Invest in research

MEN'S HEALTH MANIFESTO: There is still a lot in men's health that needs research, including on mental health and cancer.

The National Institute for Health Research (NIHR), the research arm of the NHS, and other national research funders to invest in research into knowledge ‘gaps’ on causes, good practice and health economics of:

  • Men’s mental health and wellbeing – especially for those with a dual diagnosis of substance abuse and mental health problems
  • Cancer – with focus on the excess burden of cancer in men – and including interaction with wellbeing and mental health
  • Other conditions with excess male incidence – such as motor neurone disease, tuberculosis and mesothelioma
  • Interventions and services that work for weight management and behaviour change – including diet and eating disorders
  • Engagement with primary care, mental health, preventative services and screening – including trials of men’s drop-in clinics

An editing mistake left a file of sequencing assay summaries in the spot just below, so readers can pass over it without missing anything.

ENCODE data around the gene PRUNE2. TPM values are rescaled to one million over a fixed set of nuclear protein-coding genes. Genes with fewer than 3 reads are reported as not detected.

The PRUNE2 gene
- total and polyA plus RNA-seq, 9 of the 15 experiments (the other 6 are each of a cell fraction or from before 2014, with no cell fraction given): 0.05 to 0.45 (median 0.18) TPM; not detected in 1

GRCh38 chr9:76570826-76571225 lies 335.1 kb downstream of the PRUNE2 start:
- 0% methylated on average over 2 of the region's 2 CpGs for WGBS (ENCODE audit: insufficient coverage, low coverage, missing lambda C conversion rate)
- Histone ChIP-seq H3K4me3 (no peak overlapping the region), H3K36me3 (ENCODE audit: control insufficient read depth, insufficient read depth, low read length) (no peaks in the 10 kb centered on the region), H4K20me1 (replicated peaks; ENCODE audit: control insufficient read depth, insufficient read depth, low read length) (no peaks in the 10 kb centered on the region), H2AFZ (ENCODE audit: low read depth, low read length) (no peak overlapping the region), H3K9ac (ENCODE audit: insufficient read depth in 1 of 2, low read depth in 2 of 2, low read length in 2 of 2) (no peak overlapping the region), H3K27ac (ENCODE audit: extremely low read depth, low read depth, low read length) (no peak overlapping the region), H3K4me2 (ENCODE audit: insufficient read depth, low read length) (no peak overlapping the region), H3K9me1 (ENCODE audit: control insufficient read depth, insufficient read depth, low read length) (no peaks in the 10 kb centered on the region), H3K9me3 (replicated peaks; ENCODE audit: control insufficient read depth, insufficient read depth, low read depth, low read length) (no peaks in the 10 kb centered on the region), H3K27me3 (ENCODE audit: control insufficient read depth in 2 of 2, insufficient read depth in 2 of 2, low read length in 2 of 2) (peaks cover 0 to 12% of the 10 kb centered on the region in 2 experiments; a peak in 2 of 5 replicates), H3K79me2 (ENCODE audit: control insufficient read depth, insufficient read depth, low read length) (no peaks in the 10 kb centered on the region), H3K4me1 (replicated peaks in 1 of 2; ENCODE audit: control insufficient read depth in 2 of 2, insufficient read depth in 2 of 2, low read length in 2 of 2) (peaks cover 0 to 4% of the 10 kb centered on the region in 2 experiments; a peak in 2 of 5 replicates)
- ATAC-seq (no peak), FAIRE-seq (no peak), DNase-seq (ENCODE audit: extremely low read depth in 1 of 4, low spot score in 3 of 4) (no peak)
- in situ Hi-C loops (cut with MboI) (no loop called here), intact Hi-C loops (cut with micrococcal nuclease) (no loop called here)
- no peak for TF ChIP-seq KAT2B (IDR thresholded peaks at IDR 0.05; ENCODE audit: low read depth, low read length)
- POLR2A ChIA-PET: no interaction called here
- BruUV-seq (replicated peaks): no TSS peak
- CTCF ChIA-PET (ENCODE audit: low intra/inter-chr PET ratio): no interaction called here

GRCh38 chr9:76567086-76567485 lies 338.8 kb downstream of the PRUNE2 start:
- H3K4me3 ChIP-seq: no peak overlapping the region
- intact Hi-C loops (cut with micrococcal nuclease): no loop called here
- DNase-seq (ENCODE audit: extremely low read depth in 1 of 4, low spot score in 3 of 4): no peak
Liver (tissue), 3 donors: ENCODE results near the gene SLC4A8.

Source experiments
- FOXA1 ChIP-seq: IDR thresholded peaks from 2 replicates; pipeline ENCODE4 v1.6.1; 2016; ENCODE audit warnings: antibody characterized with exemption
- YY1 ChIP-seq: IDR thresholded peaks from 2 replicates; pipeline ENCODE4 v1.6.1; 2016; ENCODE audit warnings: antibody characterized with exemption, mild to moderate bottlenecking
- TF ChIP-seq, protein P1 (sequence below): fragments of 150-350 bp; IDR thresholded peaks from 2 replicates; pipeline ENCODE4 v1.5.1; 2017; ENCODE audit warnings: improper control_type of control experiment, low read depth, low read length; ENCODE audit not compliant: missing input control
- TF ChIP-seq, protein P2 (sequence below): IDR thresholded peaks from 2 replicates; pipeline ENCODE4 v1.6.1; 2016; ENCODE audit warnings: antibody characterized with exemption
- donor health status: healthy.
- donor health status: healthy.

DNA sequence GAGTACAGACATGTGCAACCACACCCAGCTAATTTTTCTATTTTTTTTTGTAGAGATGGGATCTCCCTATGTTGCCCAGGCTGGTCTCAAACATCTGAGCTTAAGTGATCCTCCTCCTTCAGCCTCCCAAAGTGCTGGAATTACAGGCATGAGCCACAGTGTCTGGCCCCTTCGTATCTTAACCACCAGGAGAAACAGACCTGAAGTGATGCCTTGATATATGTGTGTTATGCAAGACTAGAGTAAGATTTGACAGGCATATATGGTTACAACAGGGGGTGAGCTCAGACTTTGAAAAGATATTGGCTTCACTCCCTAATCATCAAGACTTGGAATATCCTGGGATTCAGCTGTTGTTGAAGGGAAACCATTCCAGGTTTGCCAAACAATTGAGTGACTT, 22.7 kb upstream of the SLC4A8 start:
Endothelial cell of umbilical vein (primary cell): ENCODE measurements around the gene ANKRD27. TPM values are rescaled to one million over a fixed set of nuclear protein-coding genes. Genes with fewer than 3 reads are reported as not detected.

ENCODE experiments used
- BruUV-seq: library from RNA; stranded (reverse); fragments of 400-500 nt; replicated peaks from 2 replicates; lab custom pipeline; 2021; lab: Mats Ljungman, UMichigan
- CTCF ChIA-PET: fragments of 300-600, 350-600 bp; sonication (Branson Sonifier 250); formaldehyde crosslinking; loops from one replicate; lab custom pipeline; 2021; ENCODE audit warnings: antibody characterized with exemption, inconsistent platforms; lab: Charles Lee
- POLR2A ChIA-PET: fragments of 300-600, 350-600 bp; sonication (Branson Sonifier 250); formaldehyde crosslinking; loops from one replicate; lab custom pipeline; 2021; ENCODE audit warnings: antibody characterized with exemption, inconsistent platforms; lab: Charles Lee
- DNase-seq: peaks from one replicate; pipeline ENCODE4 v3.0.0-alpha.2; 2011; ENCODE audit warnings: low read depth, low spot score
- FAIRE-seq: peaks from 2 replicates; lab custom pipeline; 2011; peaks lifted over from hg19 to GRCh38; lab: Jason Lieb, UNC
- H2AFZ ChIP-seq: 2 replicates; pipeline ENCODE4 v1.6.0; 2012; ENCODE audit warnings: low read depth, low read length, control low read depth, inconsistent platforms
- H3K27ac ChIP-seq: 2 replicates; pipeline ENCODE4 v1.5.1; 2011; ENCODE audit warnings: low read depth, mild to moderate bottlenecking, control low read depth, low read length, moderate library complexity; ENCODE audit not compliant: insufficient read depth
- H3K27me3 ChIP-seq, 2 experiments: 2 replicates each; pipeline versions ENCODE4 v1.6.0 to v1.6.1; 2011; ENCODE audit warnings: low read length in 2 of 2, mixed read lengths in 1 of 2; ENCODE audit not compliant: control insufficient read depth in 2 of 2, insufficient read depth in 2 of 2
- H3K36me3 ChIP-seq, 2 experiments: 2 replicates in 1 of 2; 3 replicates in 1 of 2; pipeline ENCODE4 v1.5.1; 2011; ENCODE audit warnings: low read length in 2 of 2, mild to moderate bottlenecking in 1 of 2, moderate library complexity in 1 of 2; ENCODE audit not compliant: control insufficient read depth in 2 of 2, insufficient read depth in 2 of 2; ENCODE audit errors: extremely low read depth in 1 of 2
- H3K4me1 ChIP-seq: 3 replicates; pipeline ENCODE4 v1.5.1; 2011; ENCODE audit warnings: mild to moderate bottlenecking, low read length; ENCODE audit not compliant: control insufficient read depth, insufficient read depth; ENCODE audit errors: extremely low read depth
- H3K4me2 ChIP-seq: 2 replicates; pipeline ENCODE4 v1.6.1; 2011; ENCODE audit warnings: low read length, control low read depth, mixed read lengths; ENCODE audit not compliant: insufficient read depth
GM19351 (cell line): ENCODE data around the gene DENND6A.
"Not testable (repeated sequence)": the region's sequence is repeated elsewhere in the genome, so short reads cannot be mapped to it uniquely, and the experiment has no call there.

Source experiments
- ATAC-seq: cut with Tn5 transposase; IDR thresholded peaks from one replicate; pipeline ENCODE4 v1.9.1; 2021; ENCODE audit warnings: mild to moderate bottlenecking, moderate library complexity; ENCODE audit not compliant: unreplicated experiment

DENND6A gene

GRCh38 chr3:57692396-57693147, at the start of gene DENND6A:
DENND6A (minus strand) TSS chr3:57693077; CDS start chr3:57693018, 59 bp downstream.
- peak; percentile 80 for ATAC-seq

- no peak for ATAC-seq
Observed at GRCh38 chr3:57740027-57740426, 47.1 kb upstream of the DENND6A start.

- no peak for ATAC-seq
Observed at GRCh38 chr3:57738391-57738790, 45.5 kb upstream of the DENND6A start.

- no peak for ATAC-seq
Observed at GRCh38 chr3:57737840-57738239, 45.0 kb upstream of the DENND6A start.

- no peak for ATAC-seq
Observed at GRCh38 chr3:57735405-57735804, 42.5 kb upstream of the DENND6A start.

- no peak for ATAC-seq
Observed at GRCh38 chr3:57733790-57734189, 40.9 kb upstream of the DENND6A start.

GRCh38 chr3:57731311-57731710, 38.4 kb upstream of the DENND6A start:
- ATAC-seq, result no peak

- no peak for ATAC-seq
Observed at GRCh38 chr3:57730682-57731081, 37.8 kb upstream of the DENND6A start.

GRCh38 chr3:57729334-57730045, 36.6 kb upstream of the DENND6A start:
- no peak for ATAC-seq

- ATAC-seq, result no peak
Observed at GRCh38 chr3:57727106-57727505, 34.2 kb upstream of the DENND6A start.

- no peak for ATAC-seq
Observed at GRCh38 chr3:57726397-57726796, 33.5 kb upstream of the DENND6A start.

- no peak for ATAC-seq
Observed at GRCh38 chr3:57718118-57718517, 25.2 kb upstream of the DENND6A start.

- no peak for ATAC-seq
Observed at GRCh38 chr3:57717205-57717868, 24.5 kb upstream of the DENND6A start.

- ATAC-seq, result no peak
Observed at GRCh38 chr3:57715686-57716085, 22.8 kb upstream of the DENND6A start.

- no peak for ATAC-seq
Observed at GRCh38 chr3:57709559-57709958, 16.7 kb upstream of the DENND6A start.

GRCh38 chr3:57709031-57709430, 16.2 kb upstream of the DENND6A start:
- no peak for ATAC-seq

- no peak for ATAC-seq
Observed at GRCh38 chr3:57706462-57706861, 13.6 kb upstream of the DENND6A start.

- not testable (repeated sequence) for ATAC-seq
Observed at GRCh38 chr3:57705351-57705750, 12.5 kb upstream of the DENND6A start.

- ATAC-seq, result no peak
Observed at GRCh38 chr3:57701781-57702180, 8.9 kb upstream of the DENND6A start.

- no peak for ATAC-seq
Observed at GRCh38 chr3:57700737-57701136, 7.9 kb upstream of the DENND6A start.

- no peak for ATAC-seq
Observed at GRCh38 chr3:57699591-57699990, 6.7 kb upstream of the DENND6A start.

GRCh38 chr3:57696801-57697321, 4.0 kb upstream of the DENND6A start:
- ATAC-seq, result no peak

• Self-management of long-term conditions
  • Erectile dysfunction (ED) – especially clarifying care pathways.

Why is this important?

There are three main reasons for this:

  • For some areas, such as cancer, incidence and mortality are quite different for men and women, and there is not yet clear understanding why this should be the case or treatments available to address the issue.
  • In other areas, such as mental health, the way that men present with problems is very different from women, and more work is needed to design an effective response.
  • Finally, in some areas, such as obesity, there is clear evidence that programmes need to be designed differently for men to be effective, and research is needed to drive good practice in these areas.

Cancer mortality rates in men are higher than in women, in some cancers nearly three times higher. There is not yet a definitive explanation for this. More research is needed before we can reduce the burden of cancer in men.

Men’s health has less than its ‘fair share’ of support. Of Medical Research Council funding of sex-specific research, just 27% goes to studies researching men.

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